2. Bon Iver – ‘Bon Iver’
    Not as great as the debut but still a wonderful album. Would probably have been top of the list if it wasn’t for…

    1. Fleet Foxes – ‘Helplessness Blues’
    I know, the top two are predictable but so much beauty is hard to argue with. A hard act to live up to after their first album but it managed it. And that’s testament enough to how beautiful it is.

    On another day, Herman Dune would have made it into the top 5, as would The Low Anthem.

  6. My top three are all about steps forward in 2011. Not Steps, obviously, though I would give a mention to Nicola Roberts’ quite unexpectedly marvellous “Cinderella Eyes” – she’d be number four.

    3. Metronomy – The English Riviera
    …in which Joseph Mount moved his band on into a wonderful new concept album. “She Wants” is my highlight.

    2. Laura Marling – A Creature I Don’t Know
    …in which, as observed in Just Played’s excellent write-up, Laura Marling goes in the direction she wants and needs to, producing a record that sounds both fulfilled and fulfilling. I keep coming back to “The Muse”.

    1. Slow Club – Paradise
    …in which the Sheffield duo shed their twee tag and find a new grammar of sound and songwriting. “Beginners” sounded like a classic song I’d always known on first listen, and “You, Earth or Ash” is exquisitely emotive. I haven’t seen this in any 2011 lists so far – a crying shame!

  7. This is very difficult, particularly because (as a girl) list making is not part of my psyche. Also, I am unhelpfully indecisive. Anyway, here goes …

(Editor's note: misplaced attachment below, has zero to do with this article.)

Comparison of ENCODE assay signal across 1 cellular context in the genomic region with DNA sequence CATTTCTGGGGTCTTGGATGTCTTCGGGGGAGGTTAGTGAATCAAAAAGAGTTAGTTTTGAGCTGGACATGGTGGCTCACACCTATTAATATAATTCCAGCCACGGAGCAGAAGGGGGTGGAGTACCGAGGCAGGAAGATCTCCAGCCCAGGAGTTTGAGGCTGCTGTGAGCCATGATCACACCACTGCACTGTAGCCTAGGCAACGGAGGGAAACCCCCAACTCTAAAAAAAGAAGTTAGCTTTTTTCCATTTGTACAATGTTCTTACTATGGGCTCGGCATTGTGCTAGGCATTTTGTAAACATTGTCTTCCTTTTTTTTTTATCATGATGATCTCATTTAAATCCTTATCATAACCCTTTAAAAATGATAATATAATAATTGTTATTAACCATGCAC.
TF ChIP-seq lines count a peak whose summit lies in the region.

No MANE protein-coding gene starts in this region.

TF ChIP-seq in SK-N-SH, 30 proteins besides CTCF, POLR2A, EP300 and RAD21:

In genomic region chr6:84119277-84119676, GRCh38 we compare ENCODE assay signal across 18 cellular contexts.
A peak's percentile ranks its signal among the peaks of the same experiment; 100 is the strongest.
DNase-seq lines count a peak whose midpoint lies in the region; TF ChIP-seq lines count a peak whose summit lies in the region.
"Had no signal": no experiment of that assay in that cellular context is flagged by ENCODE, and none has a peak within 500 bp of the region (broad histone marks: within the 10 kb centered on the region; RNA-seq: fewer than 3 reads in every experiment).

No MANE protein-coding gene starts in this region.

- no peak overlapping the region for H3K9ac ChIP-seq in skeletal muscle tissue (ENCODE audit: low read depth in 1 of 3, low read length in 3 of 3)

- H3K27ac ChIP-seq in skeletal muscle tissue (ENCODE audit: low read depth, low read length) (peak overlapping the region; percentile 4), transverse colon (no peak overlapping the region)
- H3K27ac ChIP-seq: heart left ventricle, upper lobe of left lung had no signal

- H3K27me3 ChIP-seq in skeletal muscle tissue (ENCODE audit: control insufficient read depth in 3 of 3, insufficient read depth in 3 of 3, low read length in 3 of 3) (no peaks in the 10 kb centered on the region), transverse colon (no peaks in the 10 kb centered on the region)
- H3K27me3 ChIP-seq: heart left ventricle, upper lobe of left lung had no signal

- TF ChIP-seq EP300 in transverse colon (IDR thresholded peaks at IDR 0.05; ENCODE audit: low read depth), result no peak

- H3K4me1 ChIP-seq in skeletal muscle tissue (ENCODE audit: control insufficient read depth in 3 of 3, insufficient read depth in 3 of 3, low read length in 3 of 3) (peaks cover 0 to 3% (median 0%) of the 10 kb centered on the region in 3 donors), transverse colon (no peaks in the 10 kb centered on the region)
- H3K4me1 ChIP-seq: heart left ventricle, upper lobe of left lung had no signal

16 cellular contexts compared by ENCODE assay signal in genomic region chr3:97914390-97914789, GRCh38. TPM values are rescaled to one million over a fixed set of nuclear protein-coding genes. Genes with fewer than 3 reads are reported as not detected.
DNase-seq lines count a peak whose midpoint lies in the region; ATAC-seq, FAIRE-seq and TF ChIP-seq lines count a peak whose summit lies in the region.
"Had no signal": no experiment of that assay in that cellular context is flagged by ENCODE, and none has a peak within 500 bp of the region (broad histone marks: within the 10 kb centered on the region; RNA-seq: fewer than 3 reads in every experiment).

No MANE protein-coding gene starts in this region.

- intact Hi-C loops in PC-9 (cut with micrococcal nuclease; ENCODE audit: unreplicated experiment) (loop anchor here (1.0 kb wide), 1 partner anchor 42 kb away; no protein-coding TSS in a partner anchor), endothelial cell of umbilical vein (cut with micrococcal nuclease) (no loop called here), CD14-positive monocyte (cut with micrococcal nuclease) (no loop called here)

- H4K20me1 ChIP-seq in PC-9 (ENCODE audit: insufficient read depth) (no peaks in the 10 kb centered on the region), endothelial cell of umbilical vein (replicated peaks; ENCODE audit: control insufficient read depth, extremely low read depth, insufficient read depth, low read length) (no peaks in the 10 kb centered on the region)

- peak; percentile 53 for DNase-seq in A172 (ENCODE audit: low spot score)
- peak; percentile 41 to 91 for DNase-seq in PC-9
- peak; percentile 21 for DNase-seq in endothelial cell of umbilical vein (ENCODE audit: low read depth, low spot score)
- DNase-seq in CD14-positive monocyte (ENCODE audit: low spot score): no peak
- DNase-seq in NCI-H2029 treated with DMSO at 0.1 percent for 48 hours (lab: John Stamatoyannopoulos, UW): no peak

3. The Civil Wars – Barton Hollow
    Haunting and lovely

    2. The Low Anthem – Smart Flesh
    Never thought I would like it as much as OMGCD but I think I do, and I come back to it whenever I need to feel ‘at home’

    1. Laura Marling – A Creature I Don’t Know
    A beautiful record and even more so when heard either in a field or a cathedral. Favourite tracks are ‘Salinas’ and ‘All My Rage’.

  8. I don’t really have a top 3 albums of 2011 as it was difficult enough narrowing it down to 10. And while I could sing the praises of Gruff Rhys, The Leisure Society and Low, it’d be repeating what Gareth has already said. So I’m going to pick 3 that haven’t been mentioned that deserve more attention.

    Cashier No 9 – To The Death Of Fun

    I saw them perform live shortly after the album was released and was pleased to see a new band putting their all into what was essentially a very small gig. They were spellbinding, just as they are throughout their entire debut album. I keep returning to The Lighthouse Will Lead You Out as a standout track.

    M83 – Hurry Up, We’re Dreaming